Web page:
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Friday, November 3, 2023

A Marked Grave

By:   Stanislaus Barua
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Photo by Stanislaus Barua Photo by Stanislaus Barua

A semi-ornate, marble cross lies broken atop a marble tombstone at the Langata Cemetery, in Nairobi, Kenya. The grave no longer seems to attract much attention, though the lawn beside it does. The marker is unintelligible. There is still the portrait affixed to the cross, of a forgotten elegant middle-aged man in suit and tie. There is the rust blood-red hue to the earth, and the grass next to the grave is short and a verdant green. 

Who was that buried man, and what did he do in life, most would ask. (Being and doing were inseparable.) To ask is to think. (Being and thinking used to be surprisingly inseparable, as were thinking and doing.) Though the fruits of thought vary greatly, the one constant is that work far transcends the intentions of the single man. Thoughts are infectious, never isolated, however hard those in laboratory, medical, prison, and designer coats may try to tell the living. Indeed, some of the most isolated men know thoroughly the power, intensity and results of thought and labour. Maximum security prison convicts anywhere, Holy Land hermits, exiles to Marxist gulags, North Korean Christians or – imminently – Canadian Catholics are but a few examples. The federal Criminal Code of Canada typically permits the killing of a person (actually, all 13,241 persons in 2022) “only under very specific eligibility criteria (which) must satisfy certain safeguards first”.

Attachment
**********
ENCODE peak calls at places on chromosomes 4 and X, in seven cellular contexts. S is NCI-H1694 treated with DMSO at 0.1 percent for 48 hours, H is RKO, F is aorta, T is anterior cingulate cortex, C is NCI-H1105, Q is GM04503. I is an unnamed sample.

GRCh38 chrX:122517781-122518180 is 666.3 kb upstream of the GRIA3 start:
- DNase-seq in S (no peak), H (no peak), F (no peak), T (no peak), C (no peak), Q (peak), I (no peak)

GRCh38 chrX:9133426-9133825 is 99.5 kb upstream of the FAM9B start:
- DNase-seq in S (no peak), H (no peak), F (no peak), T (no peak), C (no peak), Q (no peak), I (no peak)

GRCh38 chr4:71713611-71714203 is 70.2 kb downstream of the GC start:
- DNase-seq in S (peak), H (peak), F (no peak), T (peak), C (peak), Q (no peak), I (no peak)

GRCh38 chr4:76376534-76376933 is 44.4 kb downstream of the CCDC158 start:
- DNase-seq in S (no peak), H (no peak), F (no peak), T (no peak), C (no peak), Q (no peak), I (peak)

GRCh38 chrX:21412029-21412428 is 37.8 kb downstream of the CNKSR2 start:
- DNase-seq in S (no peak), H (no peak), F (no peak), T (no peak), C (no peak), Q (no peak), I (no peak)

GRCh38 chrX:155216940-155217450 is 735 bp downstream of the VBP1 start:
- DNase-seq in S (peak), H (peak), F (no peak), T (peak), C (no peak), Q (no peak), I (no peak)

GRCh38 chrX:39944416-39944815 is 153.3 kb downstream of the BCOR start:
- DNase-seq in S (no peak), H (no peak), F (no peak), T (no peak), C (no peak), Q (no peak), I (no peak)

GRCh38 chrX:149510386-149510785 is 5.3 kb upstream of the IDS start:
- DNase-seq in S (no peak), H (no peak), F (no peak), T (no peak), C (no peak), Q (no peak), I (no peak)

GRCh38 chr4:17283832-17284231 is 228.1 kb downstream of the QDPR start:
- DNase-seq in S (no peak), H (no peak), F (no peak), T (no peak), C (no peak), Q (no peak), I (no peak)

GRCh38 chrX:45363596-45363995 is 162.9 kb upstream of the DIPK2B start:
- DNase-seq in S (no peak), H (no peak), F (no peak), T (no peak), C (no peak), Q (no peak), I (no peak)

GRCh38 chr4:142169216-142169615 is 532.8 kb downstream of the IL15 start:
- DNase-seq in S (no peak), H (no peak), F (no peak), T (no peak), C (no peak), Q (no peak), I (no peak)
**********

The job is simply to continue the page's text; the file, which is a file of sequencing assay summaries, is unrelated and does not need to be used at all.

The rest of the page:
Yes, labour reflects more than one man's station, interests, appetite, appearance. It marks generations, doing so visibly and invisibly. Even then, work marks the particular man most, however LinkedIn or apparatchik he may be. 

Since time immemorial, men have overwhelmingly seen the grave as a mark of (on!) the living, one testifying that work impacts beyond graves. A forgotten, unmarked grave used to indicate sad rift. Today it telegraphs thoughts, “criteria” and “safeguards” much older, more sinister, false and tragic. We mark bodies the way we mark graves, and vice versa. Increasingly, urns mark a passage of man to dust, being to oblivion, the accidental into nothing, hominid to joystick. Living persons are encouraged to identify with and become beasts the work of broken minds and deceived hands.

There will, of course, always be those who pay more attention to the grass than to the cross and grave.

The natural, the obvious, the cultured, the sacred appear to be splintered, shattered by a global, revolutionary Undertaker. On closer scrutiny, the sheer absurdity of his thought and of the work that marks him, his once-unintelligible, even geeky intent, surfaces in all its inanity.